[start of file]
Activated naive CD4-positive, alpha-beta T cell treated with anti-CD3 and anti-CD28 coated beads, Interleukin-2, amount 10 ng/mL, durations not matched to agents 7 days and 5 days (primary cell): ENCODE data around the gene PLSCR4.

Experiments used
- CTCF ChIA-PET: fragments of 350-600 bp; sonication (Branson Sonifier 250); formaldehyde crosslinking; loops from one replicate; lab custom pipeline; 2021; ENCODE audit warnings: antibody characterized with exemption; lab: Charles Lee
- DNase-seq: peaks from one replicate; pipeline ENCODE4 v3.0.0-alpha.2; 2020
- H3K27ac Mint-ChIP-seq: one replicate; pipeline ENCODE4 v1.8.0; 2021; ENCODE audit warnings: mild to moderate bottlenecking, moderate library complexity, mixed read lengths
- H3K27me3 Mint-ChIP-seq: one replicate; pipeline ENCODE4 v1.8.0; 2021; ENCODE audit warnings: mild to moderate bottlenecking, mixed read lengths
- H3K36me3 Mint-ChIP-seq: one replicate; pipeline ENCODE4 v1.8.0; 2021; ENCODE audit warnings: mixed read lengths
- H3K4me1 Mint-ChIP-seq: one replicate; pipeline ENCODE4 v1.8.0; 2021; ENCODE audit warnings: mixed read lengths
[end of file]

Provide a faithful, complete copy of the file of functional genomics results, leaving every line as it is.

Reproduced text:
Activated naive CD4-positive, alpha-beta T cell treated with anti-CD3 and anti-CD28 coated beads, Interleukin-2, amount 10 ng/mL, durations not matched to agents 7 days and 5 days (primary cell): ENCODE data around the gene PLSCR4.

Experiments used
- CTCF ChIA-PET: fragments of 350-600 bp; sonication (Branson Sonifier 250); formaldehyde crosslinking; loops from one replicate; lab custom pipeline; 2021; ENCODE audit warnings: antibody characterized with exemption; lab: Charles Lee
- DNase-seq: peaks from one replicate; pipeline ENCODE4 v3.0.0-alpha.2; 2020
- H3K27ac Mint-ChIP-seq: one replicate; pipeline ENCODE4 v1.8.0; 2021; ENCODE audit warnings: mild to moderate bottlenecking, moderate library complexity, mixed read lengths
- H3K27me3 Mint-ChIP-seq: one replicate; pipeline ENCODE4 v1.8.0; 2021; ENCODE audit warnings: mild to moderate bottlenecking, mixed read lengths
- H3K36me3 Mint-ChIP-seq: one replicate; pipeline ENCODE4 v1.8.0; 2021; ENCODE audit warnings: mixed read lengths
- H3K4me1 Mint-ChIP-seq: one replicate; pipeline ENCODE4 v1.8.0; 2021; ENCODE audit warnings: mixed read lengths